Using historical General Land Office record as a reference, this study employed a landscape-scale disturbance and succession model to estimate the future cumulative effects of six alternative management plans on the tree species composition for various physiographic settings for the Mark Twain National Forest in Missouri. The results indicate that over a 200-year horizon, the relative abundance of black oak and pine species groups will decrease and the relative abundance of the white oak species group will increase, regardless of management strategy. General Land Office witness tree records provide a measure of tree species composition in the period from 1800 to 1850, prior to the large-scale influx of European settlers. Compared to the tree species composition described in the General Land Office records, the six contemporary management alternatives considered all would lead to a lower abundance of pine species, a higher abundance of red/black oak species, and a slightly higher abundance of white oak species after 200 years.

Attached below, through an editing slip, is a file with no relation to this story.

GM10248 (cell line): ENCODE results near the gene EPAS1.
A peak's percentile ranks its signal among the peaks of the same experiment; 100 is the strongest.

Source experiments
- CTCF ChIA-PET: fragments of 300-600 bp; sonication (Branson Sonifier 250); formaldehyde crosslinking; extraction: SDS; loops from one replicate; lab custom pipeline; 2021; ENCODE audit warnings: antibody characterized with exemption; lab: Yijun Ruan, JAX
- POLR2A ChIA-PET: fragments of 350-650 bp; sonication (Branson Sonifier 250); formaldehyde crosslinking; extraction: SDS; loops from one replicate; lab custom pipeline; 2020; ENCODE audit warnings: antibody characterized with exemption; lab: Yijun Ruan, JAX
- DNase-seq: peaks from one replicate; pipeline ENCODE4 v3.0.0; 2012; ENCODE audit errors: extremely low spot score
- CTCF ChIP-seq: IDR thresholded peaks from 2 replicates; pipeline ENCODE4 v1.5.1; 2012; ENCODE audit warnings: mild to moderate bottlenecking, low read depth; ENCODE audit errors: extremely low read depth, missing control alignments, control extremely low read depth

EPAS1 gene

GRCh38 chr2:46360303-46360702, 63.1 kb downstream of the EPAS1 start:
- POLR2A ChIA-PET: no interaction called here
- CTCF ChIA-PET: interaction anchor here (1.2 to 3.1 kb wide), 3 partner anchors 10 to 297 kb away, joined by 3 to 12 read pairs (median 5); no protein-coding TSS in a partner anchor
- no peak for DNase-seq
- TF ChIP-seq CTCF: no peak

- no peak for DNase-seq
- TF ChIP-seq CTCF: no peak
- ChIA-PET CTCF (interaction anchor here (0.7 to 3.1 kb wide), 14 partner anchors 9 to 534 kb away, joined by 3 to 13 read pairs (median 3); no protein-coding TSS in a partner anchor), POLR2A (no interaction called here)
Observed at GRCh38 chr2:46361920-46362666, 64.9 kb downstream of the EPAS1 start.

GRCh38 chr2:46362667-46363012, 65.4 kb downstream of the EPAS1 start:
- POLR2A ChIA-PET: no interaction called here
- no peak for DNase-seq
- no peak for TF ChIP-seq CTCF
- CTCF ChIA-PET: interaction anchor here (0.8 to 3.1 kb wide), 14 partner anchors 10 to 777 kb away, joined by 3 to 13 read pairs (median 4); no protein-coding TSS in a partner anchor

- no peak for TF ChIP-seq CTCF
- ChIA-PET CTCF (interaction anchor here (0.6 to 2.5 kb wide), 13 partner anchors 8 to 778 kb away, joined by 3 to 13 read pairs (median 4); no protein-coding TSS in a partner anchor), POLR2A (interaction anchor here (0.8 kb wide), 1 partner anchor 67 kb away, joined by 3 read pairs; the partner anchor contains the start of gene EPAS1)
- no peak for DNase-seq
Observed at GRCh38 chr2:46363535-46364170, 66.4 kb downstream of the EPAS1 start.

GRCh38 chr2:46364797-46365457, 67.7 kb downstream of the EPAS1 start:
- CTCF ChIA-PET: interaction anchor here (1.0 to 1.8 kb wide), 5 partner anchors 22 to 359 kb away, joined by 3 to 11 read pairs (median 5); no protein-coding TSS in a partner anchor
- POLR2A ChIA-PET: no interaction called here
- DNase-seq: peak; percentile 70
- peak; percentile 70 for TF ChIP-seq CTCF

Zhang, Yangjian; He, Hong S.; Shifley, Stephen R.; Yang, Jian; Palik, Brian J. 2011. Evaluating the effects of alternative forest management plans under various physiographic settings using historical records as a reference. Journal of Environmental Management. 92: 1618-1627.